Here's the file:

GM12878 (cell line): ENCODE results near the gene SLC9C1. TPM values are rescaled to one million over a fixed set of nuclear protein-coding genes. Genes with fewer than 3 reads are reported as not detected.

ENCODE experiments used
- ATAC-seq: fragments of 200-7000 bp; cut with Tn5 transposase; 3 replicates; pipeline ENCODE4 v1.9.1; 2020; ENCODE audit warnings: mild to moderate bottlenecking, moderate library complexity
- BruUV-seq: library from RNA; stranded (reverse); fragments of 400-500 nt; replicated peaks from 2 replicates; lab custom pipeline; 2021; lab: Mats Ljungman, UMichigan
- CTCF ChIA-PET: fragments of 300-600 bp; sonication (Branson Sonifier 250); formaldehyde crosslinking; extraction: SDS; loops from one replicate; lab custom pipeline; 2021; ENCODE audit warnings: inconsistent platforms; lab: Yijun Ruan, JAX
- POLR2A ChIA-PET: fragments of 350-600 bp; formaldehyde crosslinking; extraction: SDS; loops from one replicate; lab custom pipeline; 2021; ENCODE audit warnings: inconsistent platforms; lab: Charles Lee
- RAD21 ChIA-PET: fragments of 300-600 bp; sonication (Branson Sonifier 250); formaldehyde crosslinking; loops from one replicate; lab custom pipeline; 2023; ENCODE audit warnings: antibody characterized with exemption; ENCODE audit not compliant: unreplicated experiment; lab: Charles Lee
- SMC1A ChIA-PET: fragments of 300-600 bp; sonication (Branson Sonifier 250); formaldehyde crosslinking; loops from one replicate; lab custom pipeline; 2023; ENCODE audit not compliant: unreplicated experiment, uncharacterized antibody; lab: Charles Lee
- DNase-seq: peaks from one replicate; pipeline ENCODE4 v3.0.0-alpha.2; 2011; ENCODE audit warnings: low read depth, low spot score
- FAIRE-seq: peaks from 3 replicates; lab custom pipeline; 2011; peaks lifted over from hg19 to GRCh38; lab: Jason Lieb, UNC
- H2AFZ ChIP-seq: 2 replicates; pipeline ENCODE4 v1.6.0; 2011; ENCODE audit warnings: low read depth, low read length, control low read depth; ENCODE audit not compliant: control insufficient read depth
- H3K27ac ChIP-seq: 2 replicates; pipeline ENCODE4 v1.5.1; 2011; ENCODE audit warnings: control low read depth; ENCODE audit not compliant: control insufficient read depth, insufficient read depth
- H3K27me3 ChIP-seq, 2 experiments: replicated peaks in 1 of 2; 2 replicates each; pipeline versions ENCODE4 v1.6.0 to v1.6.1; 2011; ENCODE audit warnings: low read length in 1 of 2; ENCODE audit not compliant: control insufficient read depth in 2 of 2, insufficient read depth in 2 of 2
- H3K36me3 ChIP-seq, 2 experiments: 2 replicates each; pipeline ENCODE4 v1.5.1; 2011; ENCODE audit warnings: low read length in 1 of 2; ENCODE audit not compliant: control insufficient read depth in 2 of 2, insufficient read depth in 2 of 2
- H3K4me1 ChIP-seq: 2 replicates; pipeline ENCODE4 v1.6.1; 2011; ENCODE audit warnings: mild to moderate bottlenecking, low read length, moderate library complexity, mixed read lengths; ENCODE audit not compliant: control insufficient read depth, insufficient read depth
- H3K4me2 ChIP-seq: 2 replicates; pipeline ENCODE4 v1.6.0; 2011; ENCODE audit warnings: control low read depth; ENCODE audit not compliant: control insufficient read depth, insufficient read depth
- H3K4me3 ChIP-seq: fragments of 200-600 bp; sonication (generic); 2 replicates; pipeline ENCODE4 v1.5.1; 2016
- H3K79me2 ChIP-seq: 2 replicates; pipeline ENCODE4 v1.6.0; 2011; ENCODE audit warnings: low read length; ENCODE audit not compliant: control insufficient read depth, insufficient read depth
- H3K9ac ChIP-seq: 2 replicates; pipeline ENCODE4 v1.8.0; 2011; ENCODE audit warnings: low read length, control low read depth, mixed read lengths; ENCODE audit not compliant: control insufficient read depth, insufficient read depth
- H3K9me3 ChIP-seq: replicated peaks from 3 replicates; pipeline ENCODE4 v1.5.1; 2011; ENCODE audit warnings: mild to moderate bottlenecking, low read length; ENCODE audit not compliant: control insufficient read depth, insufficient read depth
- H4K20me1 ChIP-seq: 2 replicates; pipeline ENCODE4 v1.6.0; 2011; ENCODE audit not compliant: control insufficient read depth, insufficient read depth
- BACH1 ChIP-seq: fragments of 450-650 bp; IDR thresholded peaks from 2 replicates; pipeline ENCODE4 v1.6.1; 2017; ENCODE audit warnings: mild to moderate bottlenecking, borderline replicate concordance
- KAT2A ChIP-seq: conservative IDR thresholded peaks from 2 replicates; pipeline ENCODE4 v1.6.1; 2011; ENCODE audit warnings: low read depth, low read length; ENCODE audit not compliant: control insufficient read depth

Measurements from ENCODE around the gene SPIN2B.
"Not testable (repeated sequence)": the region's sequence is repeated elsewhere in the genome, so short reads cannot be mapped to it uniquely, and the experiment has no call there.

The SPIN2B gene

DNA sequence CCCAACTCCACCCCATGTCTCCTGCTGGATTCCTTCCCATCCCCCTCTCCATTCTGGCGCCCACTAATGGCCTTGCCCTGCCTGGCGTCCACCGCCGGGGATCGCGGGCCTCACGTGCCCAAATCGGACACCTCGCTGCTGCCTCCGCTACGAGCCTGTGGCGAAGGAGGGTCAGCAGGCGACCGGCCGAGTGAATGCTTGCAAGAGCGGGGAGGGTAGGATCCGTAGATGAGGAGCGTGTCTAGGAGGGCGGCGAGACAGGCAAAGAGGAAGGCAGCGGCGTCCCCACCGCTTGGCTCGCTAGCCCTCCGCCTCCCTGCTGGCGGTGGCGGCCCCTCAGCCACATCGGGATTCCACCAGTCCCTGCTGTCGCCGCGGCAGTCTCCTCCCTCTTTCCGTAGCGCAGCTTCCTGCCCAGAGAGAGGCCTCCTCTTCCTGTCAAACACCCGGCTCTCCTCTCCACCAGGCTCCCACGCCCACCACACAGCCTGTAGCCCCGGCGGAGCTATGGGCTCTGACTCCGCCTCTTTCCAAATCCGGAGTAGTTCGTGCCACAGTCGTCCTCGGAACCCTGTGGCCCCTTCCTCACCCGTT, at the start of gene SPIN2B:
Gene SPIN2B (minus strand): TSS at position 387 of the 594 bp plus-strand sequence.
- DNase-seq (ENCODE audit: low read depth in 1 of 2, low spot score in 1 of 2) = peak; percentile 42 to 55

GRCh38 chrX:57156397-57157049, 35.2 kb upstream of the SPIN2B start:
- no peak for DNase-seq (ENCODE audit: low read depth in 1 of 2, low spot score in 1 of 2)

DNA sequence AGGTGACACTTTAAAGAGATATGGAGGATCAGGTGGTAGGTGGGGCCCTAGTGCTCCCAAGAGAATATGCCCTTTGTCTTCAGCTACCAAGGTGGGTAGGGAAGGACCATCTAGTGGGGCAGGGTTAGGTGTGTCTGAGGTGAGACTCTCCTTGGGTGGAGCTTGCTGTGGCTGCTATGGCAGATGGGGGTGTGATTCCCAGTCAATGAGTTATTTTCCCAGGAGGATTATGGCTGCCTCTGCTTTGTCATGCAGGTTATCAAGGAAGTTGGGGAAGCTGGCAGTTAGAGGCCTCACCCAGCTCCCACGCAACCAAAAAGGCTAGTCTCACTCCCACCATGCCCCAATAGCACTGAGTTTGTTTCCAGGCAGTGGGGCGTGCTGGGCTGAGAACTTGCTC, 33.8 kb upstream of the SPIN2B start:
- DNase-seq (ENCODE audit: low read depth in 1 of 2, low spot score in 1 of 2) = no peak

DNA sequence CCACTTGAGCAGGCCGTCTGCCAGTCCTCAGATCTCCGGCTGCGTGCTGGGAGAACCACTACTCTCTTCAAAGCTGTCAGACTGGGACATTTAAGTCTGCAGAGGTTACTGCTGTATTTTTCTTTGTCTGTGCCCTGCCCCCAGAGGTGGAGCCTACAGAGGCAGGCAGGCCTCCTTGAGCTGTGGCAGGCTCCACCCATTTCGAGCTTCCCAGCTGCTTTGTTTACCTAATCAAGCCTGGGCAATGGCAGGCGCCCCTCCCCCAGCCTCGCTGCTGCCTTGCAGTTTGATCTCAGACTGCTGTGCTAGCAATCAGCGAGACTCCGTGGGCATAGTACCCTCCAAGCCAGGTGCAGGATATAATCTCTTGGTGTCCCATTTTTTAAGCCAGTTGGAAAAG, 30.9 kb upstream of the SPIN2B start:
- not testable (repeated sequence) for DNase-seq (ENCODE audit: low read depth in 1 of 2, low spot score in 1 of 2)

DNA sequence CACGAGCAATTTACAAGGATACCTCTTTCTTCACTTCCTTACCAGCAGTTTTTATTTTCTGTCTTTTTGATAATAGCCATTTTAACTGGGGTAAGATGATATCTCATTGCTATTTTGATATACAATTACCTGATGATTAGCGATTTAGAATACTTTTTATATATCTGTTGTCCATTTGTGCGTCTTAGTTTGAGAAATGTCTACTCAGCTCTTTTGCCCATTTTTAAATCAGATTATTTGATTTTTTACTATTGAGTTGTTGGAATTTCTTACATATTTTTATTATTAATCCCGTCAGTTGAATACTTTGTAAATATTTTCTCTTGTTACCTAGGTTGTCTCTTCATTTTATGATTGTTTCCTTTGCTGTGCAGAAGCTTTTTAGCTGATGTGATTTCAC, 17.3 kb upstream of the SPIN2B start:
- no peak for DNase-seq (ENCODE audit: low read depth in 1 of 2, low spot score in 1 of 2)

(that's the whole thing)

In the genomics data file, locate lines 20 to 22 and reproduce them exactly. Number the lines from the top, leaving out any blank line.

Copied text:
- H3K9me3 ChIP-seq: replicated peaks from 3 replicates; pipeline ENCODE4 v1.5.1; 2011; ENCODE audit warnings: mild to moderate bottlenecking, low read length; ENCODE audit not compliant: control insufficient read depth, insufficient read depth
- H4K20me1 ChIP-seq: 2 replicates; pipeline ENCODE4 v1.6.0; 2011; ENCODE audit not compliant: control insufficient read depth, insufficient read depth
- BACH1 ChIP-seq: fragments of 450-650 bp; IDR thresholded peaks from 2 replicates; pipeline ENCODE4 v1.6.1; 2017; ENCODE audit warnings: mild to moderate bottlenecking, borderline replicate concordance